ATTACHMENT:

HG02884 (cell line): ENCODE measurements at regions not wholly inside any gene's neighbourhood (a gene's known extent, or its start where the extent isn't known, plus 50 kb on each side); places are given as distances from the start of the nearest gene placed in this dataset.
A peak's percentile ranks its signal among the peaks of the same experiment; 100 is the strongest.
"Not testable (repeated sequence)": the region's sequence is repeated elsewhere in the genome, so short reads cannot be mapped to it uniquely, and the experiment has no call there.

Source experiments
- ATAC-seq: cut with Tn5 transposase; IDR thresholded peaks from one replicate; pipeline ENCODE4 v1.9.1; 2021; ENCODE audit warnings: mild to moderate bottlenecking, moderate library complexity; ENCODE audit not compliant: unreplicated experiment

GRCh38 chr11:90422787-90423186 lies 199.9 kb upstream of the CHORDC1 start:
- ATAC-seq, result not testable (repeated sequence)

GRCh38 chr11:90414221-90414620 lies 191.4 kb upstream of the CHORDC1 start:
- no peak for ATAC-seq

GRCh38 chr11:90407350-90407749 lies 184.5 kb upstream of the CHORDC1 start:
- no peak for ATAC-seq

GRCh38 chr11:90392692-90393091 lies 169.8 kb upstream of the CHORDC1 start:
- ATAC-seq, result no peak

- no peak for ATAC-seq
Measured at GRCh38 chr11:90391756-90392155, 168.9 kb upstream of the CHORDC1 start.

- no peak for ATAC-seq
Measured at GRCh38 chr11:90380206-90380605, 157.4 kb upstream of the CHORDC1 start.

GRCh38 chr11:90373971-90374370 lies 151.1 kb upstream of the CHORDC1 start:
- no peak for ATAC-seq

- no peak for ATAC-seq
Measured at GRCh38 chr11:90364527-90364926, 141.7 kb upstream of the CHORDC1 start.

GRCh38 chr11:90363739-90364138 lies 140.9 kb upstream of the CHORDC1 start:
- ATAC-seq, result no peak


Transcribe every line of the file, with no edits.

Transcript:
HG02884 (cell line): ENCODE measurements at regions not wholly inside any gene's neighbourhood (a gene's known extent, or its start where the extent isn't known, plus 50 kb on each side); places are given as distances from the start of the nearest gene placed in this dataset.
A peak's percentile ranks its signal among the peaks of the same experiment; 100 is the strongest.
"Not testable (repeated sequence)": the region's sequence is repeated elsewhere in the genome, so short reads cannot be mapped to it uniquely, and the experiment has no call there.

Source experiments
- ATAC-seq: cut with Tn5 transposase; IDR thresholded peaks from one replicate; pipeline ENCODE4 v1.9.1; 2021; ENCODE audit warnings: mild to moderate bottlenecking, moderate library complexity; ENCODE audit not compliant: unreplicated experiment

GRCh38 chr11:90422787-90423186 lies 199.9 kb upstream of the CHORDC1 start:
- ATAC-seq, result not testable (repeated sequence)

GRCh38 chr11:90414221-90414620 lies 191.4 kb upstream of the CHORDC1 start:
- no peak for ATAC-seq

GRCh38 chr11:90407350-90407749 lies 184.5 kb upstream of the CHORDC1 start:
- no peak for ATAC-seq

GRCh38 chr11:90392692-90393091 lies 169.8 kb upstream of the CHORDC1 start:
- ATAC-seq, result no peak

- no peak for ATAC-seq
Measured at GRCh38 chr11:90391756-90392155, 168.9 kb upstream of the CHORDC1 start.

- no peak for ATAC-seq
Measured at GRCh38 chr11:90380206-90380605, 157.4 kb upstream of the CHORDC1 start.

GRCh38 chr11:90373971-90374370 lies 151.1 kb upstream of the CHORDC1 start:
- no peak for ATAC-seq

- no peak for ATAC-seq
Measured at GRCh38 chr11:90364527-90364926, 141.7 kb upstream of the CHORDC1 start.

GRCh38 chr11:90363739-90364138 lies 140.9 kb upstream of the CHORDC1 start:
- ATAC-seq, result no peak